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The Royal College of Psychiatrists Improving the lives of people with mental illness

Ave Atque Vale

I was never a great fan of the late Robin Williams, at least not as an actor.  Preferred his comedy. On film I thought he was a bit saccharine.  “Patch Adams”, the doctor who used humour to heal his patients - yuk.

But did get nominated for an Oscar for “Dead Poets Society”. He played a teacher who inspired his students (you never get Oscar nominations playing uninspired teachers) via the Latin motto “Carpe diem” - seize the day.

And that’s not a bad motto for us.  Mental health is “in” at the moment.  Two Prime Ministers devoted full speeches to it.  All of the parties in the election included it in their manifestos.  The younger Royals have claimed this for their own, even if the Queen apparently still sees some merit in the oft derided essence of Englishness, the “stiff upper lip”, which by the way was originally an American attribute.  Before the Victorian era the British were if anything more likely to be seen as a nation of cry-babies.

And back in the present, last year every TV channel had a mental health week, and just how many more celebrities are there left to share their mental health stories?

Playing our part

We have played our part in this. We have achieved fantastic coverage in the last 12 months, pushing good news, combatting errors and myths and highlighting injustice and failures.  We now produce a daily summary of “RCPsych in the News” - because we need one.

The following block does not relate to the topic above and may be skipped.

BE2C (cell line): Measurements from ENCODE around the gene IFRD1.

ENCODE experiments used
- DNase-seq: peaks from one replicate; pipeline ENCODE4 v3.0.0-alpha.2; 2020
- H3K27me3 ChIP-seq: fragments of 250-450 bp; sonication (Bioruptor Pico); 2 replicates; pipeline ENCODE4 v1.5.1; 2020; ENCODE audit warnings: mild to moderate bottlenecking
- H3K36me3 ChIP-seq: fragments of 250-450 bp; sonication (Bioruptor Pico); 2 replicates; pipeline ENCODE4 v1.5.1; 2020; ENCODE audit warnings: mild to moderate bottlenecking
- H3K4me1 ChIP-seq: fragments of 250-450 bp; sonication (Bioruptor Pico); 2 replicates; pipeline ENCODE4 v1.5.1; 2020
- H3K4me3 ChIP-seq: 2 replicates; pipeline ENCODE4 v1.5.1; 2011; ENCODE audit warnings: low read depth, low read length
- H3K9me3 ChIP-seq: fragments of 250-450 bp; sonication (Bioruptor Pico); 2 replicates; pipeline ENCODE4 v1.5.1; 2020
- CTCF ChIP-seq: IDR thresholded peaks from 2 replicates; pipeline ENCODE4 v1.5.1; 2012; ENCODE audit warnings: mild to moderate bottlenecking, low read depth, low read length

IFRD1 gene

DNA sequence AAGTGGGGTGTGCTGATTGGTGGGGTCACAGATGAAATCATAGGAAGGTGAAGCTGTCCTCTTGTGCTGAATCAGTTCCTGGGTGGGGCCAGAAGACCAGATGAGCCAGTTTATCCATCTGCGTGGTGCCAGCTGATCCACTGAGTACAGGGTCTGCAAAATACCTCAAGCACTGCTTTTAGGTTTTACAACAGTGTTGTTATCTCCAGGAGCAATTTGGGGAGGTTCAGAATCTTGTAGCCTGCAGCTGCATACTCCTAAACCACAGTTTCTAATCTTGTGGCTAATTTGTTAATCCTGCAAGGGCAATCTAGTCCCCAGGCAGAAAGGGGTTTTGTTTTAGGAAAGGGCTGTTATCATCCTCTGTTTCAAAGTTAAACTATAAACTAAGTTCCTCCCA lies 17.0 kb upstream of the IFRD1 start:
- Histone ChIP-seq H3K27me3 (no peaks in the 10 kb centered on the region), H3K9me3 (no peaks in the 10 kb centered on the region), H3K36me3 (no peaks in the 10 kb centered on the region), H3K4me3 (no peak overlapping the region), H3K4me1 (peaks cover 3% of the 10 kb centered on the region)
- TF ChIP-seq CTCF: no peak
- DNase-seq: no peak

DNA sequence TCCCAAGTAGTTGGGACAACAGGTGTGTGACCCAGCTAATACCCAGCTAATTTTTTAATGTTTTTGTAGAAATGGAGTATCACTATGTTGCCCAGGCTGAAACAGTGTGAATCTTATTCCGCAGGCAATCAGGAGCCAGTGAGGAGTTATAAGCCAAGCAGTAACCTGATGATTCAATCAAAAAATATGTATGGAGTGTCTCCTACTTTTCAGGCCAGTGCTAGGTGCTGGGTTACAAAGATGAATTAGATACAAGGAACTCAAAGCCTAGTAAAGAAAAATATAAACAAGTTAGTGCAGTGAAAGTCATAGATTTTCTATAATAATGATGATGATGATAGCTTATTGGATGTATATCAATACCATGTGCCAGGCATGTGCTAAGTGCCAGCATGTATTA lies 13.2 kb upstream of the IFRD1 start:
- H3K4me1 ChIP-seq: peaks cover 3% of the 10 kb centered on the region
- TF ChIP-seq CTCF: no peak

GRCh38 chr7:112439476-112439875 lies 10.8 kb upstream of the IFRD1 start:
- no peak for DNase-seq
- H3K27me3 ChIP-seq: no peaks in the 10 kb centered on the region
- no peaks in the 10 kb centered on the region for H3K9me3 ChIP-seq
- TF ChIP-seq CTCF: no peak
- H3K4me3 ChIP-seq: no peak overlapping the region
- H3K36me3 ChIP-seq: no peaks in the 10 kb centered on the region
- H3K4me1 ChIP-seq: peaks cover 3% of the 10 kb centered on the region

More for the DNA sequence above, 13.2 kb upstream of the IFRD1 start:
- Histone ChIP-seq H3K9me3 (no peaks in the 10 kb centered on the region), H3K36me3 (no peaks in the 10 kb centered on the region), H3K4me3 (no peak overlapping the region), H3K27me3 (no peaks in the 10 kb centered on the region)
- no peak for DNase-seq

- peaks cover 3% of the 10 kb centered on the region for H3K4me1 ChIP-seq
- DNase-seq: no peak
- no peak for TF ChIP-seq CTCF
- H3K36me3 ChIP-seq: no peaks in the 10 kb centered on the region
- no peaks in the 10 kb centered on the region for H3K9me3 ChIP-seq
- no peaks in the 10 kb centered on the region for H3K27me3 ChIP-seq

I said when I took over that I wanted us to be the calm authoritative voice people turn to when it comes to psychiatry and mental illness.  We are well on the way to achieving that.

And our political impact has likewise increased dramatically.  Of the Royal Colleges only the GPs get more mentions in Hansard - and they are five times our size. 

Work to do

But it’s not all gone well.  When I took office I also spoke about improving recruitment. And I might as well confess now, we haven’t.  OK, we have stopped the decline, and in the context of what is going on across medicine that’s an achievement.

But I think we have created the foundations (pun intended) to improve on this. We have achieved the target of 45% of junior doctors doing a foundation post in psychiatry. If that recruits not a single psychiatrist, it will still have done good.  But I believe the strategy will pay dividends in time.

But we must do better, and so it’s time to seize another day. Before the General Election we did our best to influence all the parties to make commitments to improving mental health services.

So when we read their election manifestos we quietly congratulated ourselves our efforts were not in vain. Now I am not naïve, and I know that a manifesto is not the Ten Commandments. But having something there increases the likelihood it will happen, and not having it there does the opposite.

The new government - whatever, whoever and wherever it might be (who knows, it might be Belfast) - will be committed to finding ways to ensure that the expansion of medical places is linked to what the NHS needs (and I know for a fact this means general practice and psychiatry), and several of the ways they plan to do this are a direct lift from  our own manifesto for mental health.

We can also see some of our handiwork in other commitments as well, for example around schools and mental health.  These things don’t just happen, they are the result of a lot of hard work by a lot of people - and many of them belong to your College.

Prod and push

But we cannot rely on government, of whatever political persuasion, to do our work for us. We can and will prod, push and occasionally kick, but it’s not enough.

We all need to work hard in schools, universities and in the media to see that that the interest in mental health of the new generation of students is translated into career choices.